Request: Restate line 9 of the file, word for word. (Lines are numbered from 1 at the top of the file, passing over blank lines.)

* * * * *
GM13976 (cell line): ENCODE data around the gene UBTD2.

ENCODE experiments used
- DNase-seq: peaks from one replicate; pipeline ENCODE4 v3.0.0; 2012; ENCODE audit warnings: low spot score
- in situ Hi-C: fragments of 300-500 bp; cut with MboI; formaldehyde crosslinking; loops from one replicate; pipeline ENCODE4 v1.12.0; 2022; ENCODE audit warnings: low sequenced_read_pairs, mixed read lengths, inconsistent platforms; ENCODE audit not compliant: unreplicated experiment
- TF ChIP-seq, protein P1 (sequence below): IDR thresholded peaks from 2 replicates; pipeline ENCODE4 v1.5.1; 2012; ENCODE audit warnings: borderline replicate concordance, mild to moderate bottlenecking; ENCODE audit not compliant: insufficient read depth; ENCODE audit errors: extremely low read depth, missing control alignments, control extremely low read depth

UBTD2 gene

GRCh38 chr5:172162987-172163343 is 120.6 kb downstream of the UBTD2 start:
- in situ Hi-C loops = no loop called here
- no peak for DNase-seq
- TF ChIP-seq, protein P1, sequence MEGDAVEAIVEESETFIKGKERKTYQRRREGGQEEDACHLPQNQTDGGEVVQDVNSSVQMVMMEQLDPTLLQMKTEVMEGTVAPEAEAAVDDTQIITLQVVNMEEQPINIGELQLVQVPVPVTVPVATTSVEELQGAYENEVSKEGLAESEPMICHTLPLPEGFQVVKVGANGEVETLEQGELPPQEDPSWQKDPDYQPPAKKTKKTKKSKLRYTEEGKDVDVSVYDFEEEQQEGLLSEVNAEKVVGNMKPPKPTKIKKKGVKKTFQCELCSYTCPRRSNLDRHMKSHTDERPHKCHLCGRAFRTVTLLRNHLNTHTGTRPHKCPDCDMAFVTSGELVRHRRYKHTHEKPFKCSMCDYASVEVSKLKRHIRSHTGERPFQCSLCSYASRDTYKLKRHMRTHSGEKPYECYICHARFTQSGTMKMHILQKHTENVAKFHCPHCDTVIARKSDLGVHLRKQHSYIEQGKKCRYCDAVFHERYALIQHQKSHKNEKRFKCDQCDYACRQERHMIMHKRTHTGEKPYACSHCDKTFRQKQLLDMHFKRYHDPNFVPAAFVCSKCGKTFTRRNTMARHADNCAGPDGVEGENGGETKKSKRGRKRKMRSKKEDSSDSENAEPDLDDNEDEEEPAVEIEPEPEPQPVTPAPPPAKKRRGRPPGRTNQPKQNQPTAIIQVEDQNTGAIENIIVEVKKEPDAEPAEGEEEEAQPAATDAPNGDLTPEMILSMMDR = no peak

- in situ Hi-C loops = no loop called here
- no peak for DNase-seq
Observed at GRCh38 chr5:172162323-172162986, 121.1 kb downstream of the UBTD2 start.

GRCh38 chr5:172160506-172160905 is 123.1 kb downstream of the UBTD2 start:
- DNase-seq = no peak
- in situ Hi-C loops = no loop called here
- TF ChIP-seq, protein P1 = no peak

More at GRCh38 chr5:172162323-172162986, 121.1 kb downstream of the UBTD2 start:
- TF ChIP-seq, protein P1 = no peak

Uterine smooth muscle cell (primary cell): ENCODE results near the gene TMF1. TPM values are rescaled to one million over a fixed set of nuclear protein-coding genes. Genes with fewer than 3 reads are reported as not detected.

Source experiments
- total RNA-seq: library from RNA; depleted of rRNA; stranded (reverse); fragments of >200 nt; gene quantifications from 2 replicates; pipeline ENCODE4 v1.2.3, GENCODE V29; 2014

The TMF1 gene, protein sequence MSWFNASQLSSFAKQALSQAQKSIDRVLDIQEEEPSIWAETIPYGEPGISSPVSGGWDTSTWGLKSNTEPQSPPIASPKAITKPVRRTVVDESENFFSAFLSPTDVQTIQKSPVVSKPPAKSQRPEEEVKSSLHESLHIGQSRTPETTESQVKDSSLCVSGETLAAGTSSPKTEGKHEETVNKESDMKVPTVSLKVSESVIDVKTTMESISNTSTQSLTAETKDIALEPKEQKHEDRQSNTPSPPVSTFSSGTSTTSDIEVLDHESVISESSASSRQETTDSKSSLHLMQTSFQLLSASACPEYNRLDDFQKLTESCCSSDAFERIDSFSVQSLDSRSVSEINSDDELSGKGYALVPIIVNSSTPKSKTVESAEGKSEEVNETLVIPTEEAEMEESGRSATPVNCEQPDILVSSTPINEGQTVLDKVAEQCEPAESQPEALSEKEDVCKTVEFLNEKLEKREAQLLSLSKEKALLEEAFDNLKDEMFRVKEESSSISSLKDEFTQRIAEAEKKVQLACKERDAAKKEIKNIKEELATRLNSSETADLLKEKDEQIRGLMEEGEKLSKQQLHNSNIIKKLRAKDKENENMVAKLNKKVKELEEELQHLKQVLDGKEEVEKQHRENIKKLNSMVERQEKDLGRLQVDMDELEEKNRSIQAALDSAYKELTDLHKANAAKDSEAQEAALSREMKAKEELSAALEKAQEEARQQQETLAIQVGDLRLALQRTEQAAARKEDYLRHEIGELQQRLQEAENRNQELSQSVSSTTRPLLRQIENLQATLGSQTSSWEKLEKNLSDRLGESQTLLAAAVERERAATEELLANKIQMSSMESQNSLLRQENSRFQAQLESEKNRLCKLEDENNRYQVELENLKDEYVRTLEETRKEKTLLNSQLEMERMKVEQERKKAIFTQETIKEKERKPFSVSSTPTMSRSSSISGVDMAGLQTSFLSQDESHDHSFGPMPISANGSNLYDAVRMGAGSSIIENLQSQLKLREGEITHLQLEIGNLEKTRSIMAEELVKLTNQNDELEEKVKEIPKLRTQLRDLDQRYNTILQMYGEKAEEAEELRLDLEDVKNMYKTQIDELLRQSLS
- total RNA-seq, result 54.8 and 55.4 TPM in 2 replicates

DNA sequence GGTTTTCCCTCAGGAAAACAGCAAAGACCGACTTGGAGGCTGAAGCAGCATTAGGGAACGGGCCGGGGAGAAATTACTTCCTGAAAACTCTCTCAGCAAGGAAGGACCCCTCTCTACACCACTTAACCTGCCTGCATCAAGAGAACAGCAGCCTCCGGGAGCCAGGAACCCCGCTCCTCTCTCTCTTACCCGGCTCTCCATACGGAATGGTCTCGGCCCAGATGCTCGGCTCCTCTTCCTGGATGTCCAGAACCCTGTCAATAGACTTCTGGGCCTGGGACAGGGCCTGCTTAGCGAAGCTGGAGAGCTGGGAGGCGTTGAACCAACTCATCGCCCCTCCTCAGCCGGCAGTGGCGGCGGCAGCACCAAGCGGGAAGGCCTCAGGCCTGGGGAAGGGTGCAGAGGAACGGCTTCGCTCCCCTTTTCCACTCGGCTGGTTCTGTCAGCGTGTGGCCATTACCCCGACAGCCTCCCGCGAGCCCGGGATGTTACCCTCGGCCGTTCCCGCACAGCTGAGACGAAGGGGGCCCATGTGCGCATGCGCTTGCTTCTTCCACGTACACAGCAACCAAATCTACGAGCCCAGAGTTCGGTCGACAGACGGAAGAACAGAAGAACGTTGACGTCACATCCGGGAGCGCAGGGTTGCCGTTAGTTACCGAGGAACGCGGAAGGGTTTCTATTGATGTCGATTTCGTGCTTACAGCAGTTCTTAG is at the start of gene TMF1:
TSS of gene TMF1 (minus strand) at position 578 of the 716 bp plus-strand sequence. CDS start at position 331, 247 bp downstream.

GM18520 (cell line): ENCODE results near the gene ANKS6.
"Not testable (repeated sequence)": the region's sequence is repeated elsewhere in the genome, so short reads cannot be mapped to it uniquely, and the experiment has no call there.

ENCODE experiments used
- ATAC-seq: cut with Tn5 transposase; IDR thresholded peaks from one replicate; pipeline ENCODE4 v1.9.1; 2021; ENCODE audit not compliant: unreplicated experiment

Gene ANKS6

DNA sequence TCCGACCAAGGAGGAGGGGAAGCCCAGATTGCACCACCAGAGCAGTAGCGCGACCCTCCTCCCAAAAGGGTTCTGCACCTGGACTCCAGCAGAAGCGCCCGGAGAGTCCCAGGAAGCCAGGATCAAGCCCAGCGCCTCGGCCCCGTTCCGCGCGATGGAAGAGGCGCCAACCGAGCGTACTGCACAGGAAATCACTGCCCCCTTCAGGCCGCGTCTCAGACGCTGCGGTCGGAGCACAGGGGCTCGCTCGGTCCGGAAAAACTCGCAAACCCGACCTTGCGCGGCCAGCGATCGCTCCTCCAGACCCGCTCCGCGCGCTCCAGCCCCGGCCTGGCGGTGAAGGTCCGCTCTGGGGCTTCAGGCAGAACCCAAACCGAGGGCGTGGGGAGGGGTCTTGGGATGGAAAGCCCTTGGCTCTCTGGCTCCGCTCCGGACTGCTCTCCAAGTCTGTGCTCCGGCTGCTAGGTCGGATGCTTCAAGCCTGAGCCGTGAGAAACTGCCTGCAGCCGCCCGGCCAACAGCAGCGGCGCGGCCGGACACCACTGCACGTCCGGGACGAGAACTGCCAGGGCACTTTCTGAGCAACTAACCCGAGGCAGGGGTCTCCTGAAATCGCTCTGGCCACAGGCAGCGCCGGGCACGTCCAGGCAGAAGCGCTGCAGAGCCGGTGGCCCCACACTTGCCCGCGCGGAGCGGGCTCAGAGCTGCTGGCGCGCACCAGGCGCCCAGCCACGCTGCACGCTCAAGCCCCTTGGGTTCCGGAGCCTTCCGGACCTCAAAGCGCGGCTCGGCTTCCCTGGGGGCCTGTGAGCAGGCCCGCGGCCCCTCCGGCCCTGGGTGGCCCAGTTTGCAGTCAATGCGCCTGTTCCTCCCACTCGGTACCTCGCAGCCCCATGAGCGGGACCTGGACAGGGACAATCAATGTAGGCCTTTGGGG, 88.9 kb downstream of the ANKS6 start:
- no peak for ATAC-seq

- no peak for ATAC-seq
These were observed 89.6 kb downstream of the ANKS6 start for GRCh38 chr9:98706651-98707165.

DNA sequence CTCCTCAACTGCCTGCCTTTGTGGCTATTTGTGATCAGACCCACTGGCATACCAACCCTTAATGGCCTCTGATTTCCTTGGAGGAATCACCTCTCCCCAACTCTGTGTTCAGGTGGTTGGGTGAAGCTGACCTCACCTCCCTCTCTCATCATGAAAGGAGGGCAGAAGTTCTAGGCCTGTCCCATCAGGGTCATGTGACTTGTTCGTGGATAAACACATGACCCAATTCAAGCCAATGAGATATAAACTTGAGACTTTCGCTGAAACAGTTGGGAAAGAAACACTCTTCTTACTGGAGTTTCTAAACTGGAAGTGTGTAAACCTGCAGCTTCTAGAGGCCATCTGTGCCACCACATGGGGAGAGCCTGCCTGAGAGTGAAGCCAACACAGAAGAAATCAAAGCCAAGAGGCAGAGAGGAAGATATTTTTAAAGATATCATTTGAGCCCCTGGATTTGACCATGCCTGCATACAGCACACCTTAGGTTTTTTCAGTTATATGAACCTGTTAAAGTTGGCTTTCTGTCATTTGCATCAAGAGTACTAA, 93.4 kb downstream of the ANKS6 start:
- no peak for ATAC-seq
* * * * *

- no peak for DNase-seq